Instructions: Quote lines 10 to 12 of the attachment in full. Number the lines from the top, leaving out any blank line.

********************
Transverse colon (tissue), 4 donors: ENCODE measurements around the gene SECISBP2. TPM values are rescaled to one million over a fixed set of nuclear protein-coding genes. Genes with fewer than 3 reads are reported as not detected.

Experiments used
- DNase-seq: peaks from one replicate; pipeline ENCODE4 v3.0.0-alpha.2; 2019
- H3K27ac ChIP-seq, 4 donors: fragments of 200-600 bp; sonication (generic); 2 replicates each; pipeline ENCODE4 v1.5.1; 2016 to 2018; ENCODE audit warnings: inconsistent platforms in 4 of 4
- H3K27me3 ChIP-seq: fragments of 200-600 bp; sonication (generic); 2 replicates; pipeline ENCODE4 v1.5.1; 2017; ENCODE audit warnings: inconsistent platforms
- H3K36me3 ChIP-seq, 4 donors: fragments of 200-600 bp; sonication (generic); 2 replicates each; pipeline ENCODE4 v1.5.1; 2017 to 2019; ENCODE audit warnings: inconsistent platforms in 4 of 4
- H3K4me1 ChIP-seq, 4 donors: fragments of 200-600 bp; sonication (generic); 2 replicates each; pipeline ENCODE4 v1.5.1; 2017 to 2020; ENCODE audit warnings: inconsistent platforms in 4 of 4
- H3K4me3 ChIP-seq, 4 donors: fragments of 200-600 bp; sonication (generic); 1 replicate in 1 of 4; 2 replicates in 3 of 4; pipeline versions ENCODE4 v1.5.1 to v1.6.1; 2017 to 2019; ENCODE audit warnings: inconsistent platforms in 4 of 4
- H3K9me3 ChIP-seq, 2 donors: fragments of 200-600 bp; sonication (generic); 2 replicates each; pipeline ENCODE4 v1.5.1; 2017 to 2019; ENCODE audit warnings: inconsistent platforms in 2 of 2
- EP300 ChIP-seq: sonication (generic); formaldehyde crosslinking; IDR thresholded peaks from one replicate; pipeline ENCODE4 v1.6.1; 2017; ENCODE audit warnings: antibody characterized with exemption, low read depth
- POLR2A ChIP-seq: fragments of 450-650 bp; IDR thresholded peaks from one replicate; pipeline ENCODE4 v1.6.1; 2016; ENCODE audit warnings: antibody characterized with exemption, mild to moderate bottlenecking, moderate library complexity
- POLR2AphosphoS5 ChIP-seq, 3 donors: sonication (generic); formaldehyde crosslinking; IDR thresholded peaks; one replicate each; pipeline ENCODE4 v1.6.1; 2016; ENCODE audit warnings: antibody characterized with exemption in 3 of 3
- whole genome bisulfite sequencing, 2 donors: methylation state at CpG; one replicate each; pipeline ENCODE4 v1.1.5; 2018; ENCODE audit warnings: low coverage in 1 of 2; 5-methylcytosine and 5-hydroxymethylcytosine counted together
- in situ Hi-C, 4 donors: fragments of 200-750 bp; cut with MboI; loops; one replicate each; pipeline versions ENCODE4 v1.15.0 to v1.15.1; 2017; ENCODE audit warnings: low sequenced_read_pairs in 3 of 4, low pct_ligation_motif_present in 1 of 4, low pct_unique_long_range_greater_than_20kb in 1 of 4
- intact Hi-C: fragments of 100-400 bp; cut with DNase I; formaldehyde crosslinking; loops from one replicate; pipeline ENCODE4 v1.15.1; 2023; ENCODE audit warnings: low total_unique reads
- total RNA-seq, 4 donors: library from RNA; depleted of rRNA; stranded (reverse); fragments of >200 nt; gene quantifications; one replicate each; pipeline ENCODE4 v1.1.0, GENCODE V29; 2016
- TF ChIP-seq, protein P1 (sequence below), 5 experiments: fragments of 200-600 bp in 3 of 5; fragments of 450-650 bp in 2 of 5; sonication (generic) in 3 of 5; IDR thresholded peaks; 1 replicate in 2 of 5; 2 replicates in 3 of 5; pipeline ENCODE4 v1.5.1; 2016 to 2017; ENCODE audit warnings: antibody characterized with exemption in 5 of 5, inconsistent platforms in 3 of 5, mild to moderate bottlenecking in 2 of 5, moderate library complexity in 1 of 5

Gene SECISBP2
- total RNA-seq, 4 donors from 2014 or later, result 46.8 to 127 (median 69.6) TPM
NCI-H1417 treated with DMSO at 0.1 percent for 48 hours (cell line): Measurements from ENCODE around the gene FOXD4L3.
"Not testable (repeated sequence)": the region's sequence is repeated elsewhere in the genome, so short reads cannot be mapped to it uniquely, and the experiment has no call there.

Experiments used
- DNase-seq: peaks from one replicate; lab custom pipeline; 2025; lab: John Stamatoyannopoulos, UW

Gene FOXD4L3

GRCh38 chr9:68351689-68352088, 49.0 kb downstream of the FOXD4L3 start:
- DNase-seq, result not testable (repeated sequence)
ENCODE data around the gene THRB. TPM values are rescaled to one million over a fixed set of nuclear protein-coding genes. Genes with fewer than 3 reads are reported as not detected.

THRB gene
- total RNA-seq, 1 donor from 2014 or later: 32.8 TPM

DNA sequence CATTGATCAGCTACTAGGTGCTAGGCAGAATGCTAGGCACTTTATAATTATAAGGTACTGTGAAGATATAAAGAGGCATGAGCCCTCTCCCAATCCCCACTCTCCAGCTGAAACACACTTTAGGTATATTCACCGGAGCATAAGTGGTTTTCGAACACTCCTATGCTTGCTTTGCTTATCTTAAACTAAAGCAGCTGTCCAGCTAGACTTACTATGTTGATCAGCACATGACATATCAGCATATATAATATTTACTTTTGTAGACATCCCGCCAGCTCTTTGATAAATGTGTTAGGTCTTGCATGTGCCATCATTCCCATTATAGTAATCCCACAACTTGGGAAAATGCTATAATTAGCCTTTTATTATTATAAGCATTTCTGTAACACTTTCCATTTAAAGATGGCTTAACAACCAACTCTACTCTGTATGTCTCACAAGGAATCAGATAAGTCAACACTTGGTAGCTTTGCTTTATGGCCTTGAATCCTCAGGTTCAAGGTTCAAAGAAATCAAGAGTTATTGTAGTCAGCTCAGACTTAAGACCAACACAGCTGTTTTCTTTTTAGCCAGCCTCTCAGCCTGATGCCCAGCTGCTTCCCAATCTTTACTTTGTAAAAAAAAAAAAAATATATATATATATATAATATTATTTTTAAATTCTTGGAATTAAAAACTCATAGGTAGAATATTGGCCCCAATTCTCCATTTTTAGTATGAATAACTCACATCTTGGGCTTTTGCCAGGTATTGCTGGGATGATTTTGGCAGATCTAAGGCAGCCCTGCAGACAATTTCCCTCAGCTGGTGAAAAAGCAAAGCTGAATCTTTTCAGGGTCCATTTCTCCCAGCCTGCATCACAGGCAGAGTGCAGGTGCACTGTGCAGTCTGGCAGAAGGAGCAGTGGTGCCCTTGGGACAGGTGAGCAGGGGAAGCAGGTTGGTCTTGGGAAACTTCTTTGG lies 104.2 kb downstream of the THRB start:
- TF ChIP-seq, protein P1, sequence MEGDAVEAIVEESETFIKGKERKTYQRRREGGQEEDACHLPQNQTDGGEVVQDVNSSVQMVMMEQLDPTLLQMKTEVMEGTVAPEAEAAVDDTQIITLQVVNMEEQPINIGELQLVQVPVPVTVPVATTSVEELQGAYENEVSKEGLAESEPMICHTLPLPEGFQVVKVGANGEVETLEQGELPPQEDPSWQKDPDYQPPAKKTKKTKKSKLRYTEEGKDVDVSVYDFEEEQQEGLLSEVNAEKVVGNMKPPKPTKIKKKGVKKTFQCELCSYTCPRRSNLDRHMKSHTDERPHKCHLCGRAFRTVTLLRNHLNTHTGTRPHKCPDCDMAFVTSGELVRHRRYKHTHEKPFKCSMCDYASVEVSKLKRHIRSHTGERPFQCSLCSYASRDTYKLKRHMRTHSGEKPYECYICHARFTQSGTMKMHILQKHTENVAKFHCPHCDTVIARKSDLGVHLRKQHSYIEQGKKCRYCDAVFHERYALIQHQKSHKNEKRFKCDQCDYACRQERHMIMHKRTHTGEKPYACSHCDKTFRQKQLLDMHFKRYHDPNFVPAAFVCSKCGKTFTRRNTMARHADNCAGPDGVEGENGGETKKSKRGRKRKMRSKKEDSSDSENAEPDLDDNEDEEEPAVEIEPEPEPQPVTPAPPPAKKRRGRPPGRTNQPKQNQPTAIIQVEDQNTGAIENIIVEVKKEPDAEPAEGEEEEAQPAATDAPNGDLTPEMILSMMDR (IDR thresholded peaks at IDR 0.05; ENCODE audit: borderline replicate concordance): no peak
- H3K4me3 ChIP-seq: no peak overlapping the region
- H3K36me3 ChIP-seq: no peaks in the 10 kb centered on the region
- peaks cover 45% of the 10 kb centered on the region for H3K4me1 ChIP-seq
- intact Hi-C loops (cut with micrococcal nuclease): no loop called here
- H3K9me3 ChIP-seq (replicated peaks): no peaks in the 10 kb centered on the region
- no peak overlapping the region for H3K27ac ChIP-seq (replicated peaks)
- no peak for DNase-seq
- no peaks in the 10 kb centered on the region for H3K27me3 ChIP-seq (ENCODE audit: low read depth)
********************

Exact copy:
- EP300 ChIP-seq: sonication (generic); formaldehyde crosslinking; IDR thresholded peaks from one replicate; pipeline ENCODE4 v1.6.1; 2017; ENCODE audit warnings: antibody characterized with exemption, low read depth
- POLR2A ChIP-seq: fragments of 450-650 bp; IDR thresholded peaks from one replicate; pipeline ENCODE4 v1.6.1; 2016; ENCODE audit warnings: antibody characterized with exemption, mild to moderate bottlenecking, moderate library complexity
- POLR2AphosphoS5 ChIP-seq, 3 donors: sonication (generic); formaldehyde crosslinking; IDR thresholded peaks; one replicate each; pipeline ENCODE4 v1.6.1; 2016; ENCODE audit warnings: antibody characterized with exemption in 3 of 3